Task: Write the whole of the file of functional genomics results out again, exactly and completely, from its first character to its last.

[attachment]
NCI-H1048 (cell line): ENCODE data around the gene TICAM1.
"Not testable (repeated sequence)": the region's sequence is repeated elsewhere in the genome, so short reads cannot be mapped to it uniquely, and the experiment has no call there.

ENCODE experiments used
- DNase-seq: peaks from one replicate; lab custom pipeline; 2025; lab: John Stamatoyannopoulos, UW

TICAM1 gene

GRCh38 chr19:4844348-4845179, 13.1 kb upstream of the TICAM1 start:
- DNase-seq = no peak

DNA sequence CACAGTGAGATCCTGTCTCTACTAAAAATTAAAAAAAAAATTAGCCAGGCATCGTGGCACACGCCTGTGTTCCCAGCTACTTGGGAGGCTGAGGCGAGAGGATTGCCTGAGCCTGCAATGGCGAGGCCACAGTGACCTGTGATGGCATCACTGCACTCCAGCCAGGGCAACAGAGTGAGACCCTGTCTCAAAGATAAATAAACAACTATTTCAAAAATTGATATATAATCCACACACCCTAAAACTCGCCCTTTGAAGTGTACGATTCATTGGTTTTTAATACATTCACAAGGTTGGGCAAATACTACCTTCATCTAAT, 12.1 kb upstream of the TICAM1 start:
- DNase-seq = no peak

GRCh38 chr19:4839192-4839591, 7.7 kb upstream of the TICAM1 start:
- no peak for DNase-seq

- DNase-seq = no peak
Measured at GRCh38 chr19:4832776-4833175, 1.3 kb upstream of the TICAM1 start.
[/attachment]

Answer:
NCI-H1048 (cell line): ENCODE data around the gene TICAM1.
"Not testable (repeated sequence)": the region's sequence is repeated elsewhere in the genome, so short reads cannot be mapped to it uniquely, and the experiment has no call there.

ENCODE experiments used
- DNase-seq: peaks from one replicate; lab custom pipeline; 2025; lab: John Stamatoyannopoulos, UW

TICAM1 gene

GRCh38 chr19:4844348-4845179, 13.1 kb upstream of the TICAM1 start:
- DNase-seq = no peak

DNA sequence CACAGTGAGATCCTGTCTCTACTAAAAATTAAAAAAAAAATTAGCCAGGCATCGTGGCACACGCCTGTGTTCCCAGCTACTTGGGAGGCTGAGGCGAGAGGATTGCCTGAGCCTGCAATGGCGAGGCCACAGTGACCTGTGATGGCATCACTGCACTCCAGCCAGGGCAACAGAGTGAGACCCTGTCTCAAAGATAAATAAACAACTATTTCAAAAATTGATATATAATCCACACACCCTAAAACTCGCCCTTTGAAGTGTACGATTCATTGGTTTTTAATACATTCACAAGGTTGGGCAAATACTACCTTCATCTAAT, 12.1 kb upstream of the TICAM1 start:
- DNase-seq = no peak

GRCh38 chr19:4839192-4839591, 7.7 kb upstream of the TICAM1 start:
- no peak for DNase-seq

- DNase-seq = no peak
Measured at GRCh38 chr19:4832776-4833175, 1.3 kb upstream of the TICAM1 start.